In September 2017, a 72-year-old driver in Brazos County pulled out in front of another vehicle, causing a collision. When police responded to the crash, the driver admitted he had been drinking, and testing showed him over the legal limit. Three months later, a jury convicted him of DWI.
At the man's sentencing in February 2020, the judge handed down a 15-year prison sentence. The reason cited? It was the driver's seventeenth DWI conviction.
If you understand Texas DWI law, you know this driver got off easy with a 15-year sentence. Texas law is remarkably stern toward recidivist (repeat) DWI offenders. The penalties for first and second DWI offenses are strict enough; but once you reach three or more offenses, you'll definitely need the help of a good attorney because you're now in felony territory, and the stakes just got much higher.
Possible Penalties for Recidivist DWI in Texas
Although Texas law effectively stops counting DWI convictions at “three or more,” the law is still structured so the possible criminal penalties get progressively more severe with each conviction. Here's a quick overview of how it works:
- Third DWI offense: a third-degree felony, 2-10 years in prison--if convicted
- Third or more DWI with one prior prison sentence: a second-degree felony, 2-20 years in prison--if convicted
- Third or more DWI with two prior prison sentences: enhanced felony, 25 years to life in prison--if convicted.
Bear in mind that all of these categories also include license suspension and fines up to $10,000, and these charges can also be enhanced by circumstances such as open container, injuries or death to others.
As you can see above, all those punishment scenarios are IF you are convicted. Because Texas incorporates prior prison terms into the equation, you have the potential of getting life in prison by even the third DWI conviction, depending on how many sentences you've served previously. (That's why we said the Brazos County driver got off easy for his 17th DWI conviction.) If you have two prior felony convictions of any type, your third DWI could land you in prison for life as a "habitual offender."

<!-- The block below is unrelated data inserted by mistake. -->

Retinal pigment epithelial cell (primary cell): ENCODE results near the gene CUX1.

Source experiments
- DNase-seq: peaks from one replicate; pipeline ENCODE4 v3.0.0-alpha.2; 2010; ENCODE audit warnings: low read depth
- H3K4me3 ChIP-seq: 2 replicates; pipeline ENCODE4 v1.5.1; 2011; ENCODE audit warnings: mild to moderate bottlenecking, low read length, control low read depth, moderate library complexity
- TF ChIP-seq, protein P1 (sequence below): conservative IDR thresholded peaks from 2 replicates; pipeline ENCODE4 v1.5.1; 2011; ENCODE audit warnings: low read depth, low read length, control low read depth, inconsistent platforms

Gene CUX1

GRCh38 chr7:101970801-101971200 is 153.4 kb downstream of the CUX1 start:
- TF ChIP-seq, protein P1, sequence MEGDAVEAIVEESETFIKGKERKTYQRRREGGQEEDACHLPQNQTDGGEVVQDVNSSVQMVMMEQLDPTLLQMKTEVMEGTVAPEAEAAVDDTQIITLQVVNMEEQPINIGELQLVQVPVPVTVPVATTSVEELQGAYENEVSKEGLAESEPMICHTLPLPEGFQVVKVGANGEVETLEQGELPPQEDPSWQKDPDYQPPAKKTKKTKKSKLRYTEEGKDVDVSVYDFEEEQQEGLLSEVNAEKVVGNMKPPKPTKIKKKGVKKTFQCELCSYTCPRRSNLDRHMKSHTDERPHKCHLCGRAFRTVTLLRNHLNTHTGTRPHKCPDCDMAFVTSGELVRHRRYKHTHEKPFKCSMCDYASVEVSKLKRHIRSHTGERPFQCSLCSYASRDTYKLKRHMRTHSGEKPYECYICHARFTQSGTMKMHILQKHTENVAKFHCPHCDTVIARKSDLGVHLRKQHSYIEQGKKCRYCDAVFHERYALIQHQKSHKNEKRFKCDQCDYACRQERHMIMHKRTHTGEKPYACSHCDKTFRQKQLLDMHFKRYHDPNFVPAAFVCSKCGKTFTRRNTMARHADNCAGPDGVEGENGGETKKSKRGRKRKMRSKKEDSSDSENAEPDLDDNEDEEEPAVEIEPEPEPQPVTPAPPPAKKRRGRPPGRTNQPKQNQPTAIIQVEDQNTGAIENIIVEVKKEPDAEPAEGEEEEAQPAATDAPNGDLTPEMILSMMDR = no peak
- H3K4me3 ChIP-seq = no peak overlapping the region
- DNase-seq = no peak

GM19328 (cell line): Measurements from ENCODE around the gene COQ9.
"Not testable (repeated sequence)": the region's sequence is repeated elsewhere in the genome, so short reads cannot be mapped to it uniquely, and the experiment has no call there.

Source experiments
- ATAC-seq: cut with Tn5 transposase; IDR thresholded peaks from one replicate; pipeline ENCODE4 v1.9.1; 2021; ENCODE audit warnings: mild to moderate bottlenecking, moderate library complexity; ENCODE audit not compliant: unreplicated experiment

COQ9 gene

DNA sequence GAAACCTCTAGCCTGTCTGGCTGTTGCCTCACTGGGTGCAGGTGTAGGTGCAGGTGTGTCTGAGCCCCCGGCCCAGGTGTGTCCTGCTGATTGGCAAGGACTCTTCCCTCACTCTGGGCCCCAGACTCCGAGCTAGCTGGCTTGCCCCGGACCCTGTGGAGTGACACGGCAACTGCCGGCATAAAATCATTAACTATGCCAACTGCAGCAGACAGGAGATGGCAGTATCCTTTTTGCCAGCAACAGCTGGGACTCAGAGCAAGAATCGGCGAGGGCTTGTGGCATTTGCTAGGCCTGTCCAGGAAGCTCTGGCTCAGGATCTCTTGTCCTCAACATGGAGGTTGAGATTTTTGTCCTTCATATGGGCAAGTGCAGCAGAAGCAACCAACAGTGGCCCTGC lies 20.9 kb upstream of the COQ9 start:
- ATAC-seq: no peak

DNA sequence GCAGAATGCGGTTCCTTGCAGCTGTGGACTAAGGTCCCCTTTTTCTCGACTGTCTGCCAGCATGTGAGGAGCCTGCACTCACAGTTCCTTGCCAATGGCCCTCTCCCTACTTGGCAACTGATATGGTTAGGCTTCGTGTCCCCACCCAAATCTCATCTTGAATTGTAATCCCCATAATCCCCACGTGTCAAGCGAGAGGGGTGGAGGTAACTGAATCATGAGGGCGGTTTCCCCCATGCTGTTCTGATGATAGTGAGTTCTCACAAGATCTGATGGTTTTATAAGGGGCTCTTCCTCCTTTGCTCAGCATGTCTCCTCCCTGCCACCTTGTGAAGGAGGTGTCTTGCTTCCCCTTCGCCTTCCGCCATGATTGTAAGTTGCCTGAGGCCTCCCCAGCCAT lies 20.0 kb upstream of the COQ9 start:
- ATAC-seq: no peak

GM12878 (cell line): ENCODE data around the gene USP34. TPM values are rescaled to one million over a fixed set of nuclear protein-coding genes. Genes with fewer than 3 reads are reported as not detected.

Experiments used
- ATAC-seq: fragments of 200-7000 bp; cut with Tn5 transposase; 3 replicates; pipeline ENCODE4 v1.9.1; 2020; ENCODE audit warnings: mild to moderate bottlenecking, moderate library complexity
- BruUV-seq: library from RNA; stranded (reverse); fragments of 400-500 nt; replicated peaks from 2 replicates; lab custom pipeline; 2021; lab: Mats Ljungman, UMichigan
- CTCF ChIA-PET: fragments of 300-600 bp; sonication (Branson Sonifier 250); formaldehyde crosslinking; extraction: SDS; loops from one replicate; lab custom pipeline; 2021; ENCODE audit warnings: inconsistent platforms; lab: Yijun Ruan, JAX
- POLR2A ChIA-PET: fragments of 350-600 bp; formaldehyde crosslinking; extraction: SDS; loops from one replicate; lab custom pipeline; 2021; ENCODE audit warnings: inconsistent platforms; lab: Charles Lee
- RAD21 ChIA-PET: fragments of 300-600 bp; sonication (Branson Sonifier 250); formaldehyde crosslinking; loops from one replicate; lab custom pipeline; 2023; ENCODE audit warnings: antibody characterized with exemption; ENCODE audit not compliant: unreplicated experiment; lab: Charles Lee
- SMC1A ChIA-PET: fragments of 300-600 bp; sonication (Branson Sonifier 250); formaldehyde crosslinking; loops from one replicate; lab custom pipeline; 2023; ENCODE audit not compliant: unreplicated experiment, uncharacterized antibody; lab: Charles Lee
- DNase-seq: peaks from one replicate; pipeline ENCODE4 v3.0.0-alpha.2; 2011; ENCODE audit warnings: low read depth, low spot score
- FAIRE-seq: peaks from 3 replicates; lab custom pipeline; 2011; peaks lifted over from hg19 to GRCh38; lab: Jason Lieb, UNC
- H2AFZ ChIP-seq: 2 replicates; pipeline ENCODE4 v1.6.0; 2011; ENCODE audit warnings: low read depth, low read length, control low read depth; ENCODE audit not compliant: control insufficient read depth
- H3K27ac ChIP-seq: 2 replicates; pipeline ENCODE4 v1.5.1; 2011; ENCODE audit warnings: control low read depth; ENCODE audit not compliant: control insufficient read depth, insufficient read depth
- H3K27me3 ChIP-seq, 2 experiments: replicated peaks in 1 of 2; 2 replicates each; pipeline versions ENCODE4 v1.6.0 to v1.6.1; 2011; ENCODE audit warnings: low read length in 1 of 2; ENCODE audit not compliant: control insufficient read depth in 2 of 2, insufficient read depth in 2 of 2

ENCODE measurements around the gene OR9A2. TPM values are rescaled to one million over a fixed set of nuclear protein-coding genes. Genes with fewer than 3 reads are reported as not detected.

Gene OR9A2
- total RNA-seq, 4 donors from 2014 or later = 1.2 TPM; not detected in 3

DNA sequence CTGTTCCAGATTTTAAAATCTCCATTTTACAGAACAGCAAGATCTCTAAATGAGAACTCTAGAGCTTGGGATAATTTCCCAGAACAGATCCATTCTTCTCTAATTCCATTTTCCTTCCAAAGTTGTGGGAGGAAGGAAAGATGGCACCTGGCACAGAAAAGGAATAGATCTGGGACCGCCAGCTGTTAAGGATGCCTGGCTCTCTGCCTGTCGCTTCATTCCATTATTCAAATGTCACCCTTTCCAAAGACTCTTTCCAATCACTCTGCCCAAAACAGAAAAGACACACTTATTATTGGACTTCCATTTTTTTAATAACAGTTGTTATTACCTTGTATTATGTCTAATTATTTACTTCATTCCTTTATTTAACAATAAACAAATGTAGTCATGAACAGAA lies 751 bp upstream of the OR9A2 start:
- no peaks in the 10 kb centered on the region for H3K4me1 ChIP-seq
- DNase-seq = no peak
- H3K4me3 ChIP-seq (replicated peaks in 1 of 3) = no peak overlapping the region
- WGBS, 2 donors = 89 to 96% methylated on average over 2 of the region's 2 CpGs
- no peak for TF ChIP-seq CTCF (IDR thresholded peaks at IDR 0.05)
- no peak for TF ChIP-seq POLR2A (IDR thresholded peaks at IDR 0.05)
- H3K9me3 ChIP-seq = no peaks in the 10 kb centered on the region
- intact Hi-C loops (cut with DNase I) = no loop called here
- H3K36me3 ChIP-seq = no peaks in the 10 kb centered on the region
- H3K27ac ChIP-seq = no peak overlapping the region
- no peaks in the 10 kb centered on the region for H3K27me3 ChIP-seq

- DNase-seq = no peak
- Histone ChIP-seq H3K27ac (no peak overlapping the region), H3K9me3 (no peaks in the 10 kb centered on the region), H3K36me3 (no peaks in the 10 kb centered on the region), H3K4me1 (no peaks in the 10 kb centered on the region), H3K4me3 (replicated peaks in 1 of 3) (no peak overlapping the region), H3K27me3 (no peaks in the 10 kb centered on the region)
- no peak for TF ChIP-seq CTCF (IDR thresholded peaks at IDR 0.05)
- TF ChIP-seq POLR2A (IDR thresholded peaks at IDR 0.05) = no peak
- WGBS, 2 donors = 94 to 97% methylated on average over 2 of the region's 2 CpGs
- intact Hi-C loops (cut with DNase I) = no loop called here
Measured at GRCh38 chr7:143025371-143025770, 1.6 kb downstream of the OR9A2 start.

Aside from the possibility of extended prison time, having multiple DWI convictions can complicate your life in other ways, as well—not the least of which is the fact that law enforcement may view you with heightened suspicion even on routine traffic stops. Take, for example, the Arizona driver who was pulled over last month for not wearing a seat belt. The officer noticed the smell of alcohol and observed an open container of whisky, which the driver said belonged to his brother who had driven the car earlier in the day. Although his breathalyzer test actually came in below the legal limit, the driver was still arrested on probable cause of DWI—no doubt because of the six prior DWI convictions the officer saw when running his driver's license.
Despite these issues, getting your third or more DWI arrest isn't an automatic guarantee of prison time. However, you'll certainly want an experienced DWI Specialist attorney to help you navigate the complicated path ahead and help you get the best possible outcome. Doug Murphy is Board Certified in Criminal and DWI defense. Contact our office today for a free case evaluation.